Twitter ‘cards’ are nothing new. As a user of the social network, you have most likely seen them already. They’re the little content previews that appear underneath a tweet when you click ‘View summary’ or ‘View media’ when the author has posted a link to a web URL such as a news story from The New York Times or a YouTube video. But did you know that you don’t have to own one of the most popular websites to have a Twitter card appear when someone links to your content? Like this:
— Anthony Burgess-Webb (@tbw1) January 27, 2014
Anyone with a blog or website can apply to have Twitter cards enabled for their posts or pages. You simply have to include some code in the source of the page that conforms to Twitter’s requirements, then apply for authorisation (which in most cases currently appears to be immediate). This presents a number opportunities to drive traffic from Twitter to your site, particularly as Twitter provides a few different card layouts:
- Summary Card: Default Card, including a title, description, thumbnail, and Twitter account attribution.
- Summary Card with Large Image: Similar to a Summary Card, but offers the ability to prominently feature an image.
- Photo Card: A Tweet sized photo Card.
- Gallery Card: A Tweet Card geared toward highlighting a collection of photos.
- App Card: A Tweet Card for providing a profile of an application.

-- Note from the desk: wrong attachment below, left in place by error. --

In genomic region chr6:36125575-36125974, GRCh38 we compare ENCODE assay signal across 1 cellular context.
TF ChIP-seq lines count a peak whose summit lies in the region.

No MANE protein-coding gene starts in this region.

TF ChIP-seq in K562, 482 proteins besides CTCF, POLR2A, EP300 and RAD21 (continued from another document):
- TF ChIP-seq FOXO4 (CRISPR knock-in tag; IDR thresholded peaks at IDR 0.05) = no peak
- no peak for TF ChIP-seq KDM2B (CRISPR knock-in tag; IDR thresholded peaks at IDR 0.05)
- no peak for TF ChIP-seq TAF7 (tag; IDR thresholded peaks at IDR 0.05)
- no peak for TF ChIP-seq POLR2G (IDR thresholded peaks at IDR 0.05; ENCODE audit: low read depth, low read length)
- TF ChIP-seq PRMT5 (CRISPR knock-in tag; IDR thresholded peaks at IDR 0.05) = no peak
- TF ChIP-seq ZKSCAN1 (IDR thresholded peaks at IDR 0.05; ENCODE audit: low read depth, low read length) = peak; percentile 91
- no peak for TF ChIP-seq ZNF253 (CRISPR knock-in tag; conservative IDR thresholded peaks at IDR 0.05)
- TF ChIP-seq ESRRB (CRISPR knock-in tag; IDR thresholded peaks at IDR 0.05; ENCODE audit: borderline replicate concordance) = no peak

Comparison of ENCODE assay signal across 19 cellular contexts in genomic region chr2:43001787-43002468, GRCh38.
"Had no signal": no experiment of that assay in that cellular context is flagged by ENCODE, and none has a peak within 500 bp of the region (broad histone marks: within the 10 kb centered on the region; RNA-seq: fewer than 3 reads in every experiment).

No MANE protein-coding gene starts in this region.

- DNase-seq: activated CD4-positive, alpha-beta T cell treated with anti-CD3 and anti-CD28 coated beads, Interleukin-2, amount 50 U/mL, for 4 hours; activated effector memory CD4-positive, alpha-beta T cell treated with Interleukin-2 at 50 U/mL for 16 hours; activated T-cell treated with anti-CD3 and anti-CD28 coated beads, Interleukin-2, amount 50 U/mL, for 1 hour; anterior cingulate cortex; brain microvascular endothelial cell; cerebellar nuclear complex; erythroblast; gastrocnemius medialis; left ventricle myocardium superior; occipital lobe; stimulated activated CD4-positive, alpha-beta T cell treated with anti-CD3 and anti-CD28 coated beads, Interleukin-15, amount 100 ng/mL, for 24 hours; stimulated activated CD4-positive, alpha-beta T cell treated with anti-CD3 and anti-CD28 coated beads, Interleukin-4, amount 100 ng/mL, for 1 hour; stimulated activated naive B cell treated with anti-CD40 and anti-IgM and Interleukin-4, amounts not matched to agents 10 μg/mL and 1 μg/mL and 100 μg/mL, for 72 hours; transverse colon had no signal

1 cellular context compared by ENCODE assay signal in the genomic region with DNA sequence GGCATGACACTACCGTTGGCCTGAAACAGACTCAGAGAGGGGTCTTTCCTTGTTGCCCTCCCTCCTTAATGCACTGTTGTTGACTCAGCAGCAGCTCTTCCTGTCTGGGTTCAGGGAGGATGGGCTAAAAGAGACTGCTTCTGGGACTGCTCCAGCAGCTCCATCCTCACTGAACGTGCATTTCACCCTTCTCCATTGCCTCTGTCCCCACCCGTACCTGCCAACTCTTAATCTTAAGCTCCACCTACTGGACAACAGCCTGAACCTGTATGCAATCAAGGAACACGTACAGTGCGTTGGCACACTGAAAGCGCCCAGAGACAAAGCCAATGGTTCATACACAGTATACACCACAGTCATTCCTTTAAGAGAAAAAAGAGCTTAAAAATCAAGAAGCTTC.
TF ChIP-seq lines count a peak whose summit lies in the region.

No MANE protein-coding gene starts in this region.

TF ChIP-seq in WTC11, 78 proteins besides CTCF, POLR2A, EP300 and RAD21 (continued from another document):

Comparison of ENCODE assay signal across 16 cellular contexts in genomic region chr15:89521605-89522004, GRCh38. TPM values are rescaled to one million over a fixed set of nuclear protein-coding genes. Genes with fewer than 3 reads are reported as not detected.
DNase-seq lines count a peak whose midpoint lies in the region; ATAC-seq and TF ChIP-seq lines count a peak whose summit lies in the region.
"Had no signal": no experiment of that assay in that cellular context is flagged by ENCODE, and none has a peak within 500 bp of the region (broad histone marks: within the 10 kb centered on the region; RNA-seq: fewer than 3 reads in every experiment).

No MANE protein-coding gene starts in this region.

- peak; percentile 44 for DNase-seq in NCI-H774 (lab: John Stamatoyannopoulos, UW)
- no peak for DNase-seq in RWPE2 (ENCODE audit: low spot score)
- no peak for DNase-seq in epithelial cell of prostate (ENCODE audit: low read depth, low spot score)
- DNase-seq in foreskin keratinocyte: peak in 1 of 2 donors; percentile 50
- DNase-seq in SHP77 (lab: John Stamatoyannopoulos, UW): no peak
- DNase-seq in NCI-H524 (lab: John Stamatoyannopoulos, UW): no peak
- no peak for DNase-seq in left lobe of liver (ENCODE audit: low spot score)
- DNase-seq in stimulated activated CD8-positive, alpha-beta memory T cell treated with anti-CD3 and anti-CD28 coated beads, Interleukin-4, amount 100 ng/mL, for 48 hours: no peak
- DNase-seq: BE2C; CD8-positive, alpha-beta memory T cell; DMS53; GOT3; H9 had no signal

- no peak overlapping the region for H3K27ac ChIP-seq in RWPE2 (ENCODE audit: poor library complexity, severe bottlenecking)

- App Installs and Deep-Linking: An extension to any Card that provides app download and deep linking.
- Player Card: A Tweet sized video/audio/media player Card.
- Product Card: A Tweet Card to better represent product content.
My favourite implementation so far has been from the online fundraising site JustGiving. They use product cards to give every fundraising page a Twitter card that shows the amount raised to date, the charity being supported and a clever ‘donate’ button, like this example shows:
This, according to the site’s social and labs product managerJonathan Waddingham, “helps bring more Twitter users back to the site to donate”. Whilst JustGiving has no data showing an increase in donations pre- and post-Twitter card integration, Waddingham confirmed on Twitter that not only did the click-through rate (CTR) increase by 50% when they moved from summary cards to product cards, but that they know that tweets from Twitter buttons have twice the impact of tweets from other sources.
As more site owners implement Twitter cards, the novelty (and with it, click-through rates) will no doubt wear off. But for now, if you’re not already using Twitter cards you really ought to start thinking about what they could do for your web traffic.